Morrison’s effort, ‘Go on… it’s Christmas’, taps into our collective consciousness by featuring ubiquitous TV presenters Ant and Dec in front of a large spread of food. A very lively gingerbread man sings along to a Morrisons’ own customised version of Beauty and the Beast’s ‘Be Our Guest’. Not only is the tune eminently catchy, but it is perhaps less immediately recognisable than the Christmas carols, leaving you with the impression that you know it, but not where from – which is all the more effective at maintaining engagement. Of course, the extensive shots of delicious food help – food provokes an immediate spike in happiness amongst viewers (as do pretty girls in lingerie amongst male viewers – which feature in both the M&S and Debenhams’ adverts). Mouth-watering dishes and Rosie Huntington-Whiteley in M&S’ “Magic and Sparkles” are not, on their own, enough to significantly improve or carry an ad’s performance, as the likes of Lidl, with their “Christmas Magic”, found out.

Similarly, a weak narrative structure also lets down several of the adverts. Ads with no storyline, or an otherwise weak or unclear plot didn’t score very highly. Debenhams’ “Wishes Made Fabulous”, for example, allegedly tells the tale of a couple’s romantic Christmas reunion – did you know? Despite pulling out all the stops, complete with haunting music, beautiful people wearing continually fewer clothes, and snowy atmosphere, it culminates in a glossy ad that fails to make an impact emotionally.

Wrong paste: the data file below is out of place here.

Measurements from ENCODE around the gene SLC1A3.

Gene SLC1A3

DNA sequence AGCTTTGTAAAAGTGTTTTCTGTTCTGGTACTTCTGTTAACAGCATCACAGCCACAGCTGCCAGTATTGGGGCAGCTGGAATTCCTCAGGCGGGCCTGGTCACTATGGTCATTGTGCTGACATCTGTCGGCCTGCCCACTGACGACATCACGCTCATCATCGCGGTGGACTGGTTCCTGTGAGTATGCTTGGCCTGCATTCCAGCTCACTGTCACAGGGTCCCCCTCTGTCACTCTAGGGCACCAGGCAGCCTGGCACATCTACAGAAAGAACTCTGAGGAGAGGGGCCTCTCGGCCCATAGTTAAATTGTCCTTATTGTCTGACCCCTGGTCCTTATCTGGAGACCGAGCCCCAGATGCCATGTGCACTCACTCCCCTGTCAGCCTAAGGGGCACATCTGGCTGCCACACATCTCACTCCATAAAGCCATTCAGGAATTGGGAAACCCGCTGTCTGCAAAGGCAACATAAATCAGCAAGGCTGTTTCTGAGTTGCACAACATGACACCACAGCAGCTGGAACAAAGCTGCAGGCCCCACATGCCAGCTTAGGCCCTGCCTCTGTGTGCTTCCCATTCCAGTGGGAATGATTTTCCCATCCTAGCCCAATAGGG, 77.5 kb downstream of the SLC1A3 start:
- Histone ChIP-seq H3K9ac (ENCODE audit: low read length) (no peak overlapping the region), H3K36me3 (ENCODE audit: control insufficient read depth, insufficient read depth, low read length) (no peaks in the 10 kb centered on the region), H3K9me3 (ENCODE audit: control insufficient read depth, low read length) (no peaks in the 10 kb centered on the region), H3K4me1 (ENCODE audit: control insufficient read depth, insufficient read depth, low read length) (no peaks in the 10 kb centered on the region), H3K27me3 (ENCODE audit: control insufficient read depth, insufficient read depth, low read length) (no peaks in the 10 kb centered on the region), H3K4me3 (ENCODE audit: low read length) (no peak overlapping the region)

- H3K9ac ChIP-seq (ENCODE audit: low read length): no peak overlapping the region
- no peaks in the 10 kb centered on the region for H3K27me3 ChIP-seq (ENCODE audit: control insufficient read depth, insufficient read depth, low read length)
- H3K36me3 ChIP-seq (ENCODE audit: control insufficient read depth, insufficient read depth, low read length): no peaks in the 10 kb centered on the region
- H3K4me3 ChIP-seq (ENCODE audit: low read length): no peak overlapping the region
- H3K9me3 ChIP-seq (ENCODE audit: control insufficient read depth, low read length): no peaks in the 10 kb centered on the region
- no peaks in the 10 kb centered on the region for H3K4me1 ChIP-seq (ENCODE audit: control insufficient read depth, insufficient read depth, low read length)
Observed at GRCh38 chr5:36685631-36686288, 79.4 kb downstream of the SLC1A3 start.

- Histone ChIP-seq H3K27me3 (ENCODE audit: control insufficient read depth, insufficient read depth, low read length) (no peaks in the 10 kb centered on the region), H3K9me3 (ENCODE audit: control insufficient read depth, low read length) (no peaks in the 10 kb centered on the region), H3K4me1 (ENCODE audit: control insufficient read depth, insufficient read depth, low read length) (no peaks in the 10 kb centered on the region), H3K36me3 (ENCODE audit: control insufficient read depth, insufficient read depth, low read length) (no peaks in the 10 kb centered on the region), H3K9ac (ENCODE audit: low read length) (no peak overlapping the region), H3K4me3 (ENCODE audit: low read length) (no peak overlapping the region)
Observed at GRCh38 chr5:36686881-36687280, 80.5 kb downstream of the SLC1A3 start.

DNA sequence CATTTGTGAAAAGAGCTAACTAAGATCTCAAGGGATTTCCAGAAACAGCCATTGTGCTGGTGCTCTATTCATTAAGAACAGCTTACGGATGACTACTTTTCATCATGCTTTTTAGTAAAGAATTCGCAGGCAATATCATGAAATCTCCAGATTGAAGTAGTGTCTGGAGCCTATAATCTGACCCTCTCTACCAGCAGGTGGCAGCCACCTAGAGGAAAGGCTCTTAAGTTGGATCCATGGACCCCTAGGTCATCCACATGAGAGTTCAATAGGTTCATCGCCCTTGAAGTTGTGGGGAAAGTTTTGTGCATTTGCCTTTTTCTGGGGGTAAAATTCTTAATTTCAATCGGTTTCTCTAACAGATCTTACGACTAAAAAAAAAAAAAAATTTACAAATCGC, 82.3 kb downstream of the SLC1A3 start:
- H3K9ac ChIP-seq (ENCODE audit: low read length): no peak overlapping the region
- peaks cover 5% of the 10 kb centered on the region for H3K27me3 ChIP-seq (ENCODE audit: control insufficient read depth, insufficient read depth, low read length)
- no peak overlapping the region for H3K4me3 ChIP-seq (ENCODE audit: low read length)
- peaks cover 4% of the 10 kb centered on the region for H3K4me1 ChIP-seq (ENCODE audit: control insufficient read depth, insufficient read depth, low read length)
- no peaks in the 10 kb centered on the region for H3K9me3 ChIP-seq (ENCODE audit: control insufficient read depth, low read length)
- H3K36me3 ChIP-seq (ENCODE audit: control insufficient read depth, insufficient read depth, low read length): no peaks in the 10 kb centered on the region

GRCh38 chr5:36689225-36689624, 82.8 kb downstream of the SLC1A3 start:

It is also one of the only ads that engaged men’s attention more than women’s. Women’s engagement drove performance in most of the other adverts, so this failure is very much felt across the scoreboard for the department store. Conversely, Harvey Nichs’ is the least gendered and the highest scoring ad – its storyline designed to appeal equally to both genders and all ages. Adverts such as Iceland’s and Asda’s “Snowman” remain mostly functional in terms of advertising, despite token gestures towards the season in the form of snow or mince pies. Their matter of fact price-cutting and money-saving messages evoke little feeling, even if they are more relatable than Debenhams’ and M&S’s more atmospheric and aspirational advertising. Their sensible approach is reflected negatively in their poor emotional scores. Emotion is a crucial element of the festive spirit, and hence, we suspect, essential to its advertising. Emotions are the key to successful video adverts, and indispensable to making people connect with a brand. This is especially true of Christmas advertising, as the season itself invokes that emotional spirit that is the marketer’s goldmine. Ultimately and unsurprisingly, customers reacted more positively to adverts evoking emotion - sentiment definitely trumps rationality at Christmas time, it seems. ‘Tis the season indeed.The adverts analysed were; Harvey Nichols 'Sorry, I Spent It On Myself', Aldi - 'There's A Lot to Like', Morrison's - 'Go on... It's Christmas', M&S - 'Magic and Sparkles', Iceland - 'The Christmas Ad', John Lewis - 'The Bear & The Hare' Waitrose - 'The Story Of Giving', Harrods - 'Christmas at Harrods.com'. Boots - 'Young Santa', Tesco - 'Christmas Through the Ages', Debenhams - 'Wishes Made Fabulous', Asda - 'Snowman', Lidl - 'Christmas Magic' and The Co-operative - 'Everything you Need'.